To participate in this future focused digital era, students will need to be able to adapt to change, to think critically and creatively, to be resilient, work collaboratively to solve problems and share ideas and feedback, use online project management tools to plan, design, monitor, test, report, and collaborate when designing user-oriented environments and outcomes. They will also be expected to apply real-time thinking skills (the ability to process large amounts of stimuli at one time as in online gaming or online learning) in digital environments. In essence, students need to develop the knowledge, skills and attitudes to work, live and learn in a digital society.

The development of these skills in a robust, well-structured Digital Technologies programme will allow students to not only develop a growing variety of digital literacy skills (technical, cognitive, and socio-emotional competencies) but to confidently and competently perform tasks and solve problems in a diverse range of digital environments and contexts. These skills will place students well for the digital workplace and a digital economy.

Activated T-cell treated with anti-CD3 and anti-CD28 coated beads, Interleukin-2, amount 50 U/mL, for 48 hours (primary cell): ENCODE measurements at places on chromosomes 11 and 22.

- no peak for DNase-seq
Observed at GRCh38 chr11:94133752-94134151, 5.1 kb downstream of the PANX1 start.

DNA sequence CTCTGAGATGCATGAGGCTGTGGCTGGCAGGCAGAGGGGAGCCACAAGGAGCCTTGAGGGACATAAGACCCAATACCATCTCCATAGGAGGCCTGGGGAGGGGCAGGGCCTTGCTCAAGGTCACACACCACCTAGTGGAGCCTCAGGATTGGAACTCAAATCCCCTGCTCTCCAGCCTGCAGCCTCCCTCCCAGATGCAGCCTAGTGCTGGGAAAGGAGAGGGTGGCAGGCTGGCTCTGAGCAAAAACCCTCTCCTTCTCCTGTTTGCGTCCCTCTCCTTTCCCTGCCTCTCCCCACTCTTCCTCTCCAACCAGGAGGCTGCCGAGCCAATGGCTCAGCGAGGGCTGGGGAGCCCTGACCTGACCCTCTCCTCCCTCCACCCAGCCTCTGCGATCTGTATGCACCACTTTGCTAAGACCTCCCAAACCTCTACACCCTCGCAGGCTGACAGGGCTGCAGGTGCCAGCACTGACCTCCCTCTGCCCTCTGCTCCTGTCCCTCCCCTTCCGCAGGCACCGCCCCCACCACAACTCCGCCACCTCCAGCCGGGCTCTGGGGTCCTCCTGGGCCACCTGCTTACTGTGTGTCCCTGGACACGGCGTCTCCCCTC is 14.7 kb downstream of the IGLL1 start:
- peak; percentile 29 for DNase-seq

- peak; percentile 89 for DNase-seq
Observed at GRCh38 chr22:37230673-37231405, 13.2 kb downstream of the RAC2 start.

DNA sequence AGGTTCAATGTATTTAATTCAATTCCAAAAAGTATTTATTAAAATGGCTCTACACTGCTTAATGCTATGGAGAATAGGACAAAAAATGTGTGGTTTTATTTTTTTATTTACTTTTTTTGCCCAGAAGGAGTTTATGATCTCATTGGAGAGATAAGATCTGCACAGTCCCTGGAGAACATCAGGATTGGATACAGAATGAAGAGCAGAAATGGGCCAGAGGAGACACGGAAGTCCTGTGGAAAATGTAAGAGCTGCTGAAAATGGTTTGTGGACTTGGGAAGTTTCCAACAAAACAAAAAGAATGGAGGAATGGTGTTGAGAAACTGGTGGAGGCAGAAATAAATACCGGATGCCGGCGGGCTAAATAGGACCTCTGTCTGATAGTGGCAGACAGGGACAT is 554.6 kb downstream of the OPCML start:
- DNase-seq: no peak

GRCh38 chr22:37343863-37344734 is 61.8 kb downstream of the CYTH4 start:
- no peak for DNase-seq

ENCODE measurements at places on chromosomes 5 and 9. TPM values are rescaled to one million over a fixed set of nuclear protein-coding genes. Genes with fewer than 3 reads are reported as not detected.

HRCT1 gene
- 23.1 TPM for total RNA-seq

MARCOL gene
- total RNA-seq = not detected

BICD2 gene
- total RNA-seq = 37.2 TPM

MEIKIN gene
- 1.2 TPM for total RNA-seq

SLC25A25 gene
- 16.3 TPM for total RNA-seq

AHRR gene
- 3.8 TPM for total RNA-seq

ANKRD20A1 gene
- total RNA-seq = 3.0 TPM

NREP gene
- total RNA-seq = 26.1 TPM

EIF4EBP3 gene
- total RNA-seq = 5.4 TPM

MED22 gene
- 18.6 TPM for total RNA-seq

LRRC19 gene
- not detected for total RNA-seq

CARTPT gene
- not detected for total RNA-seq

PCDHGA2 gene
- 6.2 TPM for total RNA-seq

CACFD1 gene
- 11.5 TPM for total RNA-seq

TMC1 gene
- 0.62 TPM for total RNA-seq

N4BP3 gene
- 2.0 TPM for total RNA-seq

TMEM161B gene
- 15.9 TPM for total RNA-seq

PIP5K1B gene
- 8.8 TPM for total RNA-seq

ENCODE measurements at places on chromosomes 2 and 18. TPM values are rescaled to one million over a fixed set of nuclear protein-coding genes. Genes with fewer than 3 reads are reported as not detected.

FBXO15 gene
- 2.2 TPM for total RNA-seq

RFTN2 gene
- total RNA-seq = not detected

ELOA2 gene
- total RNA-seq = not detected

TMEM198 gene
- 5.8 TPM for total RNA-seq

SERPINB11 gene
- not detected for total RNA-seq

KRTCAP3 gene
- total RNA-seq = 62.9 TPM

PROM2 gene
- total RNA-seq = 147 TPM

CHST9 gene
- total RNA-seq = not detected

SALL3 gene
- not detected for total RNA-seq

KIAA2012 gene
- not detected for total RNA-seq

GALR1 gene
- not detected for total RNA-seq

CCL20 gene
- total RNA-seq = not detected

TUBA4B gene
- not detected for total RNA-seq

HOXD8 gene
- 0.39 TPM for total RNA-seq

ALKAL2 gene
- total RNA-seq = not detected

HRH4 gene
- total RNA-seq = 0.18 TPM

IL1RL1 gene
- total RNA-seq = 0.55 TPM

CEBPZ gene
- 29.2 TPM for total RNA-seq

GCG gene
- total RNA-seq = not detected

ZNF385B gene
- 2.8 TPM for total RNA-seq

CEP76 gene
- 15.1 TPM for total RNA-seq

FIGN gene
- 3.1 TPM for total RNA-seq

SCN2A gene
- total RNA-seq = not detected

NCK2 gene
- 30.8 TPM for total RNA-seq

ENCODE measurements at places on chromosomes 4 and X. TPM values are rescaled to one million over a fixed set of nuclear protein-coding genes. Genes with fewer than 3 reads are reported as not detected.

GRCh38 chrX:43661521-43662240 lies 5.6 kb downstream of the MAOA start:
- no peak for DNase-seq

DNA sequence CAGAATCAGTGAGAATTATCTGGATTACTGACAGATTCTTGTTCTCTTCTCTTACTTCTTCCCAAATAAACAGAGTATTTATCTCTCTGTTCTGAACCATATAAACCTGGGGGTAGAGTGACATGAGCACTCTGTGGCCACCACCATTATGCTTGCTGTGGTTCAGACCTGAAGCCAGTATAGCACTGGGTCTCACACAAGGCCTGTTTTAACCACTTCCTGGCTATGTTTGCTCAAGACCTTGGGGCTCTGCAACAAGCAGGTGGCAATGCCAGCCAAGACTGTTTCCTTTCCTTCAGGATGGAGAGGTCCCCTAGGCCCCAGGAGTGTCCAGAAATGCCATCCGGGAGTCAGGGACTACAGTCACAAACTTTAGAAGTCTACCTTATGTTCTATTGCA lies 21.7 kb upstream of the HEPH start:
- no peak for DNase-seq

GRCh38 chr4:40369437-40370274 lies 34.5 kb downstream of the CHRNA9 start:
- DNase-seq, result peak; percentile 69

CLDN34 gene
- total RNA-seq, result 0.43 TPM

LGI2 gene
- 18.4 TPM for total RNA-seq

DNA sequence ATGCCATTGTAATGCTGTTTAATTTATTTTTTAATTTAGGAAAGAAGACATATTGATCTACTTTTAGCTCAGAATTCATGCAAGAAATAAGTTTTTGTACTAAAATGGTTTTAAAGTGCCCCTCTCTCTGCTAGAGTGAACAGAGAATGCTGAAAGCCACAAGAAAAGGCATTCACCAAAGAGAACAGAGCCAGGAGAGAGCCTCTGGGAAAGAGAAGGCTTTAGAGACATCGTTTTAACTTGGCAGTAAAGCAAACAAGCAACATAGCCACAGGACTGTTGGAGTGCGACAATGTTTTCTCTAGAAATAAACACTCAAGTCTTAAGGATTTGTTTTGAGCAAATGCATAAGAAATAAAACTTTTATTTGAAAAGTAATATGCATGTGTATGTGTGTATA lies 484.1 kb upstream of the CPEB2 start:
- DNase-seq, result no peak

Links with the New Zealand Curriculum Digital Technologies contributes to the Technology Learning Area, as well as aspects from all of the other learning areas through the use of digital tools to access, extract, develop, design, test, model and/or implement digital outcomes. For example, English, mathematics, the sciences, the disciplines within The Arts area, the social sciences – including media studies and physical education.

Digital Technologies will address the New Zealand Curriculum requirements relating to the Principles, Values, and Key Competencies (Thinking; Using language, symbols and texts; Managing self; Relating to others; Participating and contributing): as well as the individual school’s Mission Statement and Strategic Goals.

1 Ministry of Education (2012) A curriculum that uses knowledge to develop learning capacity. New Zealand Curriculum update 26, October 2012.

2 Source: Hon Kaye, Nikki. (2017). Digital curriculum changes connect young people to the future. Retrieved March 25, 2018, from

Digital Technologies Landscape

The New Zealand Curriculum is a statement of official policy relating to teaching and learning in English-medium New Zealand schools. Its principal function is to set the direction for student learning and to provide guidance for schools as they design and review their curriculum. The New Zealand Curriculum applies to all English-medium state schools (including integrated schools) and to all students in those schools, irrespective of their gender, sexuality, ethnicity, belief, ability or disability, social or cultural background, or geographical location. The term “students” is used throughout in this inclusive sense unless the context clearly relates to a particular group. (source: NZ Curriculum Online)